IMPORTANCE TO LIVESTOCK AND WILDLIFE : NO-ENTRY PALATABILITY : Cinnamon fern was grazed by cattle in southeastern North Carolina in pond pine (Pinus rigida var. serotina) forests. It ranked second only to cane (Arundinaria gigantea) in cattle preference. In May, before cane fully leafed out, 30 to 50 percent of available cinnamon fern herbage was utilized, after which fern utilization practically ceased. Cinnamon fern was palatable for about a month after fronds unrolled [53]. White-tailed deer were observed grazing substantial amounts of cinnamon fern in southwestern Virginia in 1982 [62]. NUTRITIONAL VALUE : NO-ENTRY COVER VALUE : NO-ENTRY VALUE FOR REHABILITATION OF DISTURBED SITES : NO-ENTRY OTHER USES AND VALUES : Cinnamon fern coiled fiddlehead leaves up to 8 inches (20 cm) tall can be collected in the spring, steamed or boiled, and eaten [15]. Cinnamon fern spore germination in liquid medium is useful for bioassay of toxic copper, cadmium, and zinc concentrations [19]. OTHER MANAGEMENT CONSIDERATIONS : Cattle grazed cinnamon fern in southeastern North Carolina, but because of the short time it was utilized, grazing had relatively little effect on the total fern stand. In places where grazing was heavy, the density and vigor of cinnamon fern was noticeably reduced. Cinnamon fern was more abundant on unlogged than on logged sites, in both grazed and ungrazed conditions [53]. Cinnamon fern in southeastern Connecticut was an associate in lowland hardwood and shrub communities subjected to 20 years of herbicide use on trees to maintain shrubs. Cinnamon fern cover was 1 to 5 percent both before herbicide treatment began in 1953 and after 20 years of treatment [47]. Cinnamon fern in Atlantic white-cedar (Chamaecyparis thyoides) wetlands in New Jersey occurred in sites of all disturbance classes studied including undisturbed sites, those in housing developments, and those at stormwater drain outfalls [13]. Cinnamon fern in eastern Quebec was present in a northern hardwoods site that was clearcut and subjected to three experimental disturbance treatments: prepared with a V-blade (high intensity), prepared with a toothed brush rake (medium intensity), or disked (low intensity). Cinnamon fern was more common on the low-disturbance site but survived on other sites [24]. Cinnamon fern in naturally regenerated, mature slash pine (Pinus elliottii) flatwoods in southeastern Florida was present at 1.3 kilograms per hectare foliage biomass. The site was then clearcut in the fall of 1978, prepared by burning, shearing and piling, discing and bedding, and planted to slash pine in 1979. In two subsequent vegetation surveys in the summers of 1980 and 1981, cinnamon fern was not present [8]. Cinnamon fern frequently forms large clumps [7] and may produce almost all the understory cover in swamps with dense overstory shade [4].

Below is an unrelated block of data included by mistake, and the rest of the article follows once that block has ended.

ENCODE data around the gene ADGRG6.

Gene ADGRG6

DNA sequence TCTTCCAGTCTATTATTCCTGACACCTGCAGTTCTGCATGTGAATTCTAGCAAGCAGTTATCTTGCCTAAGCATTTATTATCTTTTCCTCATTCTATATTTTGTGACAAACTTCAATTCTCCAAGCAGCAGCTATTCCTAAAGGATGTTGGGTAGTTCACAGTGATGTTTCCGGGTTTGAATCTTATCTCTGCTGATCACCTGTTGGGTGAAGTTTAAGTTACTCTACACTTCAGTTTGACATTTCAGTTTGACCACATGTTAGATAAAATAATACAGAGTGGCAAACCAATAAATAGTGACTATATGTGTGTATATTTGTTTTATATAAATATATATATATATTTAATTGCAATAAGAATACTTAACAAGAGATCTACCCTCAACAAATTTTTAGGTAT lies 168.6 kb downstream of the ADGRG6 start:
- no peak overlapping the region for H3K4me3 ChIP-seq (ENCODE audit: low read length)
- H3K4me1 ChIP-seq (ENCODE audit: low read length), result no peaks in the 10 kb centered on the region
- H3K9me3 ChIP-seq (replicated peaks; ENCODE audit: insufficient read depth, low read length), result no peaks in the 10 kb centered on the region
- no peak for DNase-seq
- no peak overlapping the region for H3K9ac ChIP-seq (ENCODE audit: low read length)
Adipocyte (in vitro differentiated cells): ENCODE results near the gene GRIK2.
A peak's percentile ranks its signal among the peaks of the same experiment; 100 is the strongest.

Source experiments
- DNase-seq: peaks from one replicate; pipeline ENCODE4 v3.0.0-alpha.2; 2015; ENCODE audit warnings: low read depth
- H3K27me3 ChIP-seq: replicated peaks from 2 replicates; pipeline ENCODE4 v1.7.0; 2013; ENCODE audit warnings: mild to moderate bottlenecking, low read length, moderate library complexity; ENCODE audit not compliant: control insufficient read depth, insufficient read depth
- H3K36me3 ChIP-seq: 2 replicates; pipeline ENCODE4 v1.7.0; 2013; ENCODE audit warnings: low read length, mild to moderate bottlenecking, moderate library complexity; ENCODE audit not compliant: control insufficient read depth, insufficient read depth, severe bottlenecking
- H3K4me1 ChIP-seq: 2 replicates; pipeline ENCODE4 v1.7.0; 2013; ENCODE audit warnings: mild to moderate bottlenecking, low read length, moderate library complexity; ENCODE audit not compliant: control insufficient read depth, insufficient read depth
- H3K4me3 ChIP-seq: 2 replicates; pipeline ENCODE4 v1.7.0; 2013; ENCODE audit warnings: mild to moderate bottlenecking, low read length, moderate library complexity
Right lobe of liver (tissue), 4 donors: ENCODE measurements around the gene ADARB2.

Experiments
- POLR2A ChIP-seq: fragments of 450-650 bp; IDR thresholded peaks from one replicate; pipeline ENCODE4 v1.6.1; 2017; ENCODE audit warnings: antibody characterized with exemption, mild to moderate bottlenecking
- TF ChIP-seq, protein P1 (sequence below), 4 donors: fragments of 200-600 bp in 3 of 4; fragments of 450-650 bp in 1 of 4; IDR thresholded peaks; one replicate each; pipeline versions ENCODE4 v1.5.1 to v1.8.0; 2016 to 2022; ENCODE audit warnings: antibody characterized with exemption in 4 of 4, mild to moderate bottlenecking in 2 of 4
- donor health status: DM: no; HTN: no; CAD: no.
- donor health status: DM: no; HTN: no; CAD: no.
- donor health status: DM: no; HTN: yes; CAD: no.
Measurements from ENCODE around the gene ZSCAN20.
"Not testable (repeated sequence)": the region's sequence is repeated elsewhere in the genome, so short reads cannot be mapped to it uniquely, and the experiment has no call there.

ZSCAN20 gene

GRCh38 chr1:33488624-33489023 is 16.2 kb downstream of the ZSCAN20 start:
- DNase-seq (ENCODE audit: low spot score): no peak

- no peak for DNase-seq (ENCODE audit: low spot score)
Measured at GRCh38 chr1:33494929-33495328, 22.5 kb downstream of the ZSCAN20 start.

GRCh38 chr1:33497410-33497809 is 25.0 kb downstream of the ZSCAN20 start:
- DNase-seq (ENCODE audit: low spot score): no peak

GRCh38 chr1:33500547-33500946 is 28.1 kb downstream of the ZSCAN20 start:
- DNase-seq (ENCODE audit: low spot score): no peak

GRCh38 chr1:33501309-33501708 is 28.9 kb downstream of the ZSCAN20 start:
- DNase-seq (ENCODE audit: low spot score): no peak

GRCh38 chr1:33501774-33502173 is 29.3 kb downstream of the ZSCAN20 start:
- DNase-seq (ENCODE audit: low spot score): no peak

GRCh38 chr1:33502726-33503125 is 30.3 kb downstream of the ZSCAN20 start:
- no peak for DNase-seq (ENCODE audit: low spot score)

SPECIES: Osmunda cinnamomea